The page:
THE HAWKS AND THE SPARROWS (1966)
aka Uccellacci e uccellini
Article 3365 by Dave Sindelar
Viewing Date: 9-18-2010
Posting Date: 10-31-2010
Directed by Pier Paolo Pasolini
Featuring Toto, Ninetto Davoli, Femi Benussi
What it is: Italian political art film comedy
Two men walking down the road of life encounter a talking raven who tells them a fable about a saint intent on converting the hawks and the sparrows to Christianity.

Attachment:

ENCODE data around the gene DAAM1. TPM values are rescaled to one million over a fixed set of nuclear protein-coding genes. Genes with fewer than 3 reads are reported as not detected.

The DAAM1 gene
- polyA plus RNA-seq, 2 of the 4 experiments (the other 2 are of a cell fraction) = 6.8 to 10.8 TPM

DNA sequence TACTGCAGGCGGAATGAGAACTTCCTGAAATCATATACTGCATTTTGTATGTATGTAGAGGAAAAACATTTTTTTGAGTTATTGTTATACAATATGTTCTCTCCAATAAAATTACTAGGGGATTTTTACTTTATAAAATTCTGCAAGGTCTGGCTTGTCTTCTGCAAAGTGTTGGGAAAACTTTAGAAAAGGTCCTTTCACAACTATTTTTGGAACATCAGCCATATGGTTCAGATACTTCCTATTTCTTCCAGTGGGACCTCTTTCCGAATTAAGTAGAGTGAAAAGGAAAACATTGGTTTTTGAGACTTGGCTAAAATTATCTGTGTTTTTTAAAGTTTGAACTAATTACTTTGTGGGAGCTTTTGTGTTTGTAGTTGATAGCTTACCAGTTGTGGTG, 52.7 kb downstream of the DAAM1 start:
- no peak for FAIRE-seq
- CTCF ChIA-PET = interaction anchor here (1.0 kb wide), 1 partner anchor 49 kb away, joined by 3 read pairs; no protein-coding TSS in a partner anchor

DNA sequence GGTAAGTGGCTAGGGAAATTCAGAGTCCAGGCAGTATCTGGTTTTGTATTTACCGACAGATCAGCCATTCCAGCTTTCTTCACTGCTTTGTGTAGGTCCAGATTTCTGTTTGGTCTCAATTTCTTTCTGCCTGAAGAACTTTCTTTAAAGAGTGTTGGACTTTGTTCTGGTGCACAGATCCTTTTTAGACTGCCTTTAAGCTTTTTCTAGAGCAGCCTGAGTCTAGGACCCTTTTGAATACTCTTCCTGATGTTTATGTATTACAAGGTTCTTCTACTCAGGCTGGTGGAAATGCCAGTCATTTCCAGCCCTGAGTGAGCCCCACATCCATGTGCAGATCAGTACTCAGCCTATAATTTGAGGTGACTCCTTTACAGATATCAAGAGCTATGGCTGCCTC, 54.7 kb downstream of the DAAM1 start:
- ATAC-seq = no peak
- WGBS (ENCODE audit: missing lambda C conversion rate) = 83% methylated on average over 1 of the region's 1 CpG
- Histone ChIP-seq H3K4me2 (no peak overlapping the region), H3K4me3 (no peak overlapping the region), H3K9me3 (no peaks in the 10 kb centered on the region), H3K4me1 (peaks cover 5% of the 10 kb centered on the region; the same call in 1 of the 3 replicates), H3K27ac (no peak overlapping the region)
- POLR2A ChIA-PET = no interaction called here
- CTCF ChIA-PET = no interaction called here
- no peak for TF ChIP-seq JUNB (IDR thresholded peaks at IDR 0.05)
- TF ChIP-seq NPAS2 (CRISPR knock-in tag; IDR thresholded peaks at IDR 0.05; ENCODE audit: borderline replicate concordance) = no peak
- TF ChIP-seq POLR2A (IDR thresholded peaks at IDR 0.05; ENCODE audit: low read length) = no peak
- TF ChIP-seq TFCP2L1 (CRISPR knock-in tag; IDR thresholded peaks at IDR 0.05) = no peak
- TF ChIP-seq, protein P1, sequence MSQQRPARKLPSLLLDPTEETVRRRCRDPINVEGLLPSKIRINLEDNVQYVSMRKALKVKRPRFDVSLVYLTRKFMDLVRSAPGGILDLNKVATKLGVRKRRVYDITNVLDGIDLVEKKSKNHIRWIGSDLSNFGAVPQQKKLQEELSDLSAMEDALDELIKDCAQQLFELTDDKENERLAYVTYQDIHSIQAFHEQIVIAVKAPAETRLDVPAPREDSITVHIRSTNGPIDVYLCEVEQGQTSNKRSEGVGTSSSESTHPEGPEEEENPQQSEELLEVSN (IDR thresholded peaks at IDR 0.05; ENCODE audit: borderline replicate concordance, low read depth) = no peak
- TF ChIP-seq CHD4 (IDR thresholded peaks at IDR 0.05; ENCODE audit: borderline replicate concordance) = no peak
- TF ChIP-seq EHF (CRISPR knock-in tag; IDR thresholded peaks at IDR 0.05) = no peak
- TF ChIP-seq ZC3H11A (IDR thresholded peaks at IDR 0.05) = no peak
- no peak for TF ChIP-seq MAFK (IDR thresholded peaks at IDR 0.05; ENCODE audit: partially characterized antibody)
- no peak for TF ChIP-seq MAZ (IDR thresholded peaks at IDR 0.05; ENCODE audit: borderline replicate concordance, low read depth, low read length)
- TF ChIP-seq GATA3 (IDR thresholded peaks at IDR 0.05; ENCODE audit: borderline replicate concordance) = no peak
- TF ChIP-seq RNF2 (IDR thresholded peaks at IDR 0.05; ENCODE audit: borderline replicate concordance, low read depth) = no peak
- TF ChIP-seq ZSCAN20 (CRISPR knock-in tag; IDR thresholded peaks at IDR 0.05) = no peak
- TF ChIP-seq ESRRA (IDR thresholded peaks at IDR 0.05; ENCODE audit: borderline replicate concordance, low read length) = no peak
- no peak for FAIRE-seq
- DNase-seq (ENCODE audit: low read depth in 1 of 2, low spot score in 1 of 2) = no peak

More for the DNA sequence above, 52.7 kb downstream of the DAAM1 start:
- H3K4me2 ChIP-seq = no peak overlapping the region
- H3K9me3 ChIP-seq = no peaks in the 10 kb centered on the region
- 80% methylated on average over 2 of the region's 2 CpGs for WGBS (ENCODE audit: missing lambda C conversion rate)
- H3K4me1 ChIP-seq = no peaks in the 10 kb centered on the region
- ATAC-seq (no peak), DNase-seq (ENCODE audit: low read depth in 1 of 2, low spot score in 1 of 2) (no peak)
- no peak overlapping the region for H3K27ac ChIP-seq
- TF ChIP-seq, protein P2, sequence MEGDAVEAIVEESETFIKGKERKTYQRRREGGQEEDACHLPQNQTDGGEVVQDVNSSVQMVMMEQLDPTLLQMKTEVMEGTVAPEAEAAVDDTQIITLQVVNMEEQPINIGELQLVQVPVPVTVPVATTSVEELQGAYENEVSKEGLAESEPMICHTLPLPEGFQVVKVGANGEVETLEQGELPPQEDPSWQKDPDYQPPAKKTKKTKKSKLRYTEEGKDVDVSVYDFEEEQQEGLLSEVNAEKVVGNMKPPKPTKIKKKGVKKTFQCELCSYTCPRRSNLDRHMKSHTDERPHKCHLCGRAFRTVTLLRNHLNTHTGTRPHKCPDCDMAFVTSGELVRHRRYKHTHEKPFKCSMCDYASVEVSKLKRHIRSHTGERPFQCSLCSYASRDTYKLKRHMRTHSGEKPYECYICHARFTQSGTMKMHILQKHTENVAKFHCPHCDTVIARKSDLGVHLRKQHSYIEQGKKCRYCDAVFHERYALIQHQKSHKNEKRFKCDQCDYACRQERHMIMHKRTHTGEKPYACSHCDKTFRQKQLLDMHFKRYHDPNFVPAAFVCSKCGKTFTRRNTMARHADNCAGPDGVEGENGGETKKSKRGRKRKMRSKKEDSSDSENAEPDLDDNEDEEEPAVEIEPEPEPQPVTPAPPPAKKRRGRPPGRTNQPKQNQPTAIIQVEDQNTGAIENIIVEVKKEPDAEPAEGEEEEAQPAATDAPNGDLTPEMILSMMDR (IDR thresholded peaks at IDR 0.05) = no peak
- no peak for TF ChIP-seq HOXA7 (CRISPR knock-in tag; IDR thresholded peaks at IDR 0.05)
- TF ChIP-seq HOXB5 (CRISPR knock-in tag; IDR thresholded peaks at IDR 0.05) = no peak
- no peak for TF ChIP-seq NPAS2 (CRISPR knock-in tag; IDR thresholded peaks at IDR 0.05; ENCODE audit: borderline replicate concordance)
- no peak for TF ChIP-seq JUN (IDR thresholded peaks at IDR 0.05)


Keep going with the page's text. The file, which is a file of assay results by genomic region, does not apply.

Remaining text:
Up until now, all the Toto movies I’ve seen have been in unsubtitled Italian, and though I liked what I’d seen, I can’t really say that I was able to follow them. This is the first time I’ve encountered him with subtitles, but I highly doubt this is a typical movie of his. This is also the first movie I’ve encountered by Italian filmmaker Pier Paolo Pasolini, though I suspect it won’t be the last. The plot description above only covers about the first half of the movie, but I can’t really put into plot terms what happens beyond that; the various comments about it say that it deals with the church, Marxism, ideology, and any other number of subjects. One of the user comments on IMDB made me feel that to properly understand it, I need a strong grounding on the political situation in Italy at the time it was made, and that is most likely true. Still, Toto is a sharp enough comic actor that I was able to find some enjoyment in the various situations, and I think I did at least notice the theme of how ideologies flounder under the attack of human nature. The talking raven is the most prominent fantastic content in the movie, though the fable about the hawks and the sparrows contains other touches. It was an interesting viewing experience and may bear rewatching, but I think there will always be limitations in my being fully able to appreciate it.